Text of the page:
To pursue this question, we draw on French pragmatist sociology. For several decades now, authors like Luc Boltanski and Laurent Thévenot have developed an approach that insists on the moral competencies of ordinary actors in everyday situations. In very general terms, the approach might be understood as a shift from critical sociology towards a sociology of critique and justification. Drawing on the work of Boltanski and Thévenot8, we start from the observation that any ordering calls for a justification. It follows that when the Edgerank algorithm orders events for billions of users, there is immediately a question raised about how and why these orderings are justified. Instead of intervening with our own critiques, which would be external to Facebook and Edgerank, our strategy is to shed light on the various ways in which the orderings of Edgerank are already being critiqued and justified. The fact that web algorithms like Edgerank offer orderings that we encounter on a regular basis means many actors are already challenged to relate explicitly to the algorithm. In this paper we interrogate some of these encounters as doing justification work related to Edgerank, which makes them a source for a more ‘internalistic’ account of Edgerank.

The result is an approach to the Edgerank algorithm where it is no longer a hidden and indefensible mechanism for profiting on the social activity of Facebook users, but rather positioned as a specific response to specific problems, such as the problem of information overload. As we shall see later, Edgerank and the wider Facebook infrastructure seeks to filter and rank online information legitimately. With Boltanski and Thévenot, one would say that Edgerank solves a problematic situation of information overload by offering a set of operational principles that can be used to navigate the problem. The question then is: in relation to what principle are these orderings justified? – which also means asking what kind of rhetoric Edgerank makes possible and relies on.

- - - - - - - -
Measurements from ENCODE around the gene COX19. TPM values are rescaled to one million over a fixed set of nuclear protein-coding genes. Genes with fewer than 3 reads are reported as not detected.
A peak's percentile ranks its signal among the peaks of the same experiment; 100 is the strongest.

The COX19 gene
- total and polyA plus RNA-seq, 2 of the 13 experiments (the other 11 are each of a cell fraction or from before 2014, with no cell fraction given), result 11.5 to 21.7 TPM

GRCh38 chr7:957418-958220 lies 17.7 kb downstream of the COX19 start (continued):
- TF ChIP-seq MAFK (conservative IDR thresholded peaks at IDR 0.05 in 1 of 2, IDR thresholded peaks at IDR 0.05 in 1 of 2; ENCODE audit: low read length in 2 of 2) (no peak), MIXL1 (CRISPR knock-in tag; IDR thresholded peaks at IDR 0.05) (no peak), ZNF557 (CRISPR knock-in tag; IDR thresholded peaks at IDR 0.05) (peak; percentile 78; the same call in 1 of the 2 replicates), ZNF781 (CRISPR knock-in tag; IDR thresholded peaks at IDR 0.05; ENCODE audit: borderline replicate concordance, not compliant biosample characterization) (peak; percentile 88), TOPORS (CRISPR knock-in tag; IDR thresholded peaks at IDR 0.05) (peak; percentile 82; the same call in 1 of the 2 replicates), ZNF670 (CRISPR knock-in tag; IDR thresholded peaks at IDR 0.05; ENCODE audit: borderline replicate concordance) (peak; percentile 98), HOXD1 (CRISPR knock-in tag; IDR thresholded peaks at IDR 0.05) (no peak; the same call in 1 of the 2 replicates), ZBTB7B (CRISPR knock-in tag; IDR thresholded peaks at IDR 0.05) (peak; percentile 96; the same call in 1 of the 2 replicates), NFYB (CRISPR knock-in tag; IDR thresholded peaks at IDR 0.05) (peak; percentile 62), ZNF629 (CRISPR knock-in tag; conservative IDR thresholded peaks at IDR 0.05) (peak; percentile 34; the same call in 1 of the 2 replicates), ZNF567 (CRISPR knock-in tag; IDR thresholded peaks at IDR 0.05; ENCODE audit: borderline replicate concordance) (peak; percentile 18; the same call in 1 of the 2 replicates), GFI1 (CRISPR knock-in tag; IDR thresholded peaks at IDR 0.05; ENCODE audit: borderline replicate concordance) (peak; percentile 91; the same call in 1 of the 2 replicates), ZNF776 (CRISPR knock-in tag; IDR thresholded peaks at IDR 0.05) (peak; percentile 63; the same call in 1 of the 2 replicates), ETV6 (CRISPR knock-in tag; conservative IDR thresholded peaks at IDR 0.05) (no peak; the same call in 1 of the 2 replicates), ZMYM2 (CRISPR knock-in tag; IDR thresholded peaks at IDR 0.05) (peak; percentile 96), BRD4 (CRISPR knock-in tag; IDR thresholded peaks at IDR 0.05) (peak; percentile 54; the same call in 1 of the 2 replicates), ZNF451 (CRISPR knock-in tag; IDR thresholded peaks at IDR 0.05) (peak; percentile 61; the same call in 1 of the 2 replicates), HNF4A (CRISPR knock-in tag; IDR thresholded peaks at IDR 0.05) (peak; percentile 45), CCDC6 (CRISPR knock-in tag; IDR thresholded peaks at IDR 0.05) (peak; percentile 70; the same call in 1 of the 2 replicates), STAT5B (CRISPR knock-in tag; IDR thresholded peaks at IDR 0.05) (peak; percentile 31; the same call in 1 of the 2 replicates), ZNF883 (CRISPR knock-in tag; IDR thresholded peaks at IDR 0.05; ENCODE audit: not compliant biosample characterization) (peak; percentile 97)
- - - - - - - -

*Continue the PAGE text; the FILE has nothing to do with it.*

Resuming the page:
Producing an internalistic account of how Edgerank is not just a powerful ordering device, but a self-justifying one, relies on Boltanski and Thévenot’s challenge to the conception of rhetoric as mere techné, which is the understanding they find in Plato. In the Platonian understanding, rhetoric is understood as the production of persuasion and as something contrary to justice 9. As an alternative, Boltanski and Thévenot draw attention to the inventive craft that lies in constructing apparent truth, something that is prior to that of testing it 10. This is what we seek to do: Articulate the apparent truth proposed and enacted by the Edgerank algorithm, which allows us to show how it is constantly subjected to tests and critique by various actors instead of testing it ourselves with external means.

This move relies on Boltanski and Thévenot’s emphasis on rhetoric as the construction of commonplaces, drawing on Cicero. The concept of commonplace refers to a shared resource for underpinning arguments – a source of proofs and a reference point for justifying or criticizing actions. In other words, we wish to resist the temptation to ‘reveal’ the Edgerank algorithm as an effective tool of persuasion and governance of Facebook users, and instead examine it as engaged in situated justification work. Following Boltanski and Thévenot’s understanding of rhetoric, our strategy is to flesh out Edgerank’s work as a rhetor through interrogating critical situations, where the justifiability of Edgerank is at stake. In what follows we move through three such situations, actively constructing them as providing explications of the rhetorical commonplace that goes together with the algorithm.

The first empirical situation is the widespread critique that Facebook due to its algorithmic orderings encloses public debate around current events in ‘walled gardens’ or ‘echo chambers’. We rehearse two of the most prominent voices in this discourse. We then highlight the fact that Facebook has actively responded to this critique by, on their own terms, demonstrating how their algorithmic orderings are justifiable.

As the second empirical event, we examine the specification of the Edgerank algorithm that Facebook presented publicly in 2010. We take this as a chance to flesh out the details of the ‘moral grammar’ of Edgerank11, including what entities exist in this world, according to what principles these beings are assigned worth, and how evidence is produced.

In the third case, we investigate the reactions to the presentation of the Edgerank algorithm in the community of social media marketers. More specifically, we examine some of the blog posts that offer advice about how to act in a good way on web platforms dominated by algorithms. We read these blogs as offering an explication of the practical wisdom of those who live in the world of Edgerank.